Are Health Record Guidelines the Same in Every State?

By Kayla Matthews, HealthIT writer and technology enthusiast, Tech Blog
Twitter: @ProductiBytes

Health professionals typically know many federal guidelines instruct how to handle patient health records. However, they may not understand whether such guidelines differ from state to state.

Getting clarification on that matter is essential, particularly when people move to other places after practicing in one for extended periods of time, or if they work as traveling providers on short-term assignments.

Medical Retention Time Frames Vary by Location
One of the specifics health providers must comply with during their patient care duties relates to the length of time they keep medical records. The details change based on the state.

Furthermore, there are differences in retention time for hospitals versus physicians. Some states don’t have guidelines for single-party providers but institute them for hospitals or vice versa, which makes things increasingly complex.

Differences also exist for adult patients versus minors. For example, in North Carolina, hospitals must retain the records of adult patients for 11 years after discharge. However, they keep the records of minor patients until their 30th birthdays, which could be significantly longer than 11 years.

Statewide Health Tracking Indicators May Use Federal Data Standards
More than half of U.S. states receive funding from the Centers for Disease Control and Prevention (CDC) to use for creating a state-based tracking of health characteristics of residents and how environmental factors affect them.

Vermont is one of the participating states, and it offers a privacy disclosure within the publicly accessible tool. The details state that personally identifying health information is not disclosed and that the people who engineered the tracker abided by Health Insurance Portability and Accountability Act (HIPAA) federal laws.

Regardless of the location, states using these tools should provide plain-language privacy statements to the public.

Specifics Related to Mentally Ill Patients and Substance Abusers
State laws about health records are not straightforward enough to apply to all people receiving medical treatment in a given place. Many states have stipulations for providing disclosures about mentally ill patients who may be a danger to themselves or others.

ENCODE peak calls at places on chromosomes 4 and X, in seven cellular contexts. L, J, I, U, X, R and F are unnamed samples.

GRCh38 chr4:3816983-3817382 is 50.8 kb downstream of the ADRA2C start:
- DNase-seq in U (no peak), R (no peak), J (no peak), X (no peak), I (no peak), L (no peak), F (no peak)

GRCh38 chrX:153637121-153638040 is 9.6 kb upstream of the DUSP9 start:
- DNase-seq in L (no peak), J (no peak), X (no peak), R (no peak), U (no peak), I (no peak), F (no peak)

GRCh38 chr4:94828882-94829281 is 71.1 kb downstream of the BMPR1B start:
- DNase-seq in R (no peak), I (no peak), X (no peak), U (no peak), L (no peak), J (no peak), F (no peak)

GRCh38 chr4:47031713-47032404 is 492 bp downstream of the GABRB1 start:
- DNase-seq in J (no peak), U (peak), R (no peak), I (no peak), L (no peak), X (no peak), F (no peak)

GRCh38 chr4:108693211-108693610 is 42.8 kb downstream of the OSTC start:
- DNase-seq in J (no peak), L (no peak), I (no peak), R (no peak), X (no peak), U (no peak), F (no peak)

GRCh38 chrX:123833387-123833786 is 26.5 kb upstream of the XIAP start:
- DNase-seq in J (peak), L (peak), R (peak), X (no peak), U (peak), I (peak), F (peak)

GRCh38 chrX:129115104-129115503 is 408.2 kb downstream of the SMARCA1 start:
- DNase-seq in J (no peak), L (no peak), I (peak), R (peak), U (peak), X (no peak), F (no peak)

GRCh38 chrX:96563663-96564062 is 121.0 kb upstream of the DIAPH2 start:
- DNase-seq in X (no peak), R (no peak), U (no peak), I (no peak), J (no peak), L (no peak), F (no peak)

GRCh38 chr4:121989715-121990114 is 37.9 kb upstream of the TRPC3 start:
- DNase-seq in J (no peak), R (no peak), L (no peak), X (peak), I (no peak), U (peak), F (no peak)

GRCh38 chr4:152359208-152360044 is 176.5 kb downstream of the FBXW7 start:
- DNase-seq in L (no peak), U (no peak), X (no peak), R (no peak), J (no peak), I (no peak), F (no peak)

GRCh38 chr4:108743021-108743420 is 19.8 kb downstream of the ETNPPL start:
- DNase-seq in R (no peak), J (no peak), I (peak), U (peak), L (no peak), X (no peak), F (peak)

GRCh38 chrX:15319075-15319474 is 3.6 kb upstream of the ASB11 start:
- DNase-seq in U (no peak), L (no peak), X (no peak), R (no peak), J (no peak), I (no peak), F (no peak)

A 2013 change in New York made it so mental health practitioners had to let others know about potentially dangerous patients, thereby replacing legislation that merely permitted them to give such warnings.

Massachusetts and Missouri are two states that uphold the absolute confidentiality of mental health records and do not permit sharing under any circumstances. But, it’s important to point out that in Missouri, only people holding particular professions — social workers, psychologists and professional counselors — are bound by such confidentiality rules.

Moreover, 31 states let minors consent to receive specific mental health treatments. As previously discussed, though, the record retention requirements for minors are different from those related to adults in many states. That means health providers must take care to remain abreast of the record keeping details and the mental health consent differences in particular regions.

Specifics also exist for the records of people receiving treatment for substance abuse. In New Jersey, practitioners can only disclose information related to such individuals if required by a court order.

Looking back at Missouri for a moment, pregnant people in that state who are getting substance abuse treatment receive absolute confidentiality, barring sharing of records between providers at various organizations.

A law in New Hampshire affords patient confidentiality in substances abuse cases sometimes, but it does not require patient consent for information sharing in instances related to rehabilitation or medical purposes.

Guidelines for Medical Records Copying Costs
Federal guidelines mention that states can charge fees when people request copies of their medical records. The rates imposed cover the labor costs of making the copies, as well as the expenses of sending those documents through the mail if applicable.

The federal recommendations for the fees suggest a maximum price of $6.50 for electronic copies of the records, but some doctors say the costs amount to much more than that and pose financial barriers to people who want information.

That’s often because the search and retrieval process encompasses so many tasks that each has an associated fee. The substantial amount of variation can be confusing to everyone and especially limiting to those on tight budgets.

In places including Washington D.C., Hawaii and Iowa, records-copying specifics only discuss charging a “reasonable rate,” and say that such a fee may only be imposed, which is ambiguous and seems to give too much power to individual holders of health records.

Kentucky residents get their first copy of health records at no charge, then receive charges of a dollar per page for additional copies of the same content. Louisiana and Massachusetts both enforce search feels that are more than $20.

On a positive note, Maine has maximum per-request fees for paper-based and electronic medical records, which are $250 and $150 respectively. Such caps could aid people in planning their finances, especially when they require substantial amounts of documents.

Health Professionals Must Stay Informed
This brief overview illustrates the significant variation between states regarding the treatment of health records. With those examples in mind, health workers should prioritize getting the relevant information and checking back regularly to see if it changes.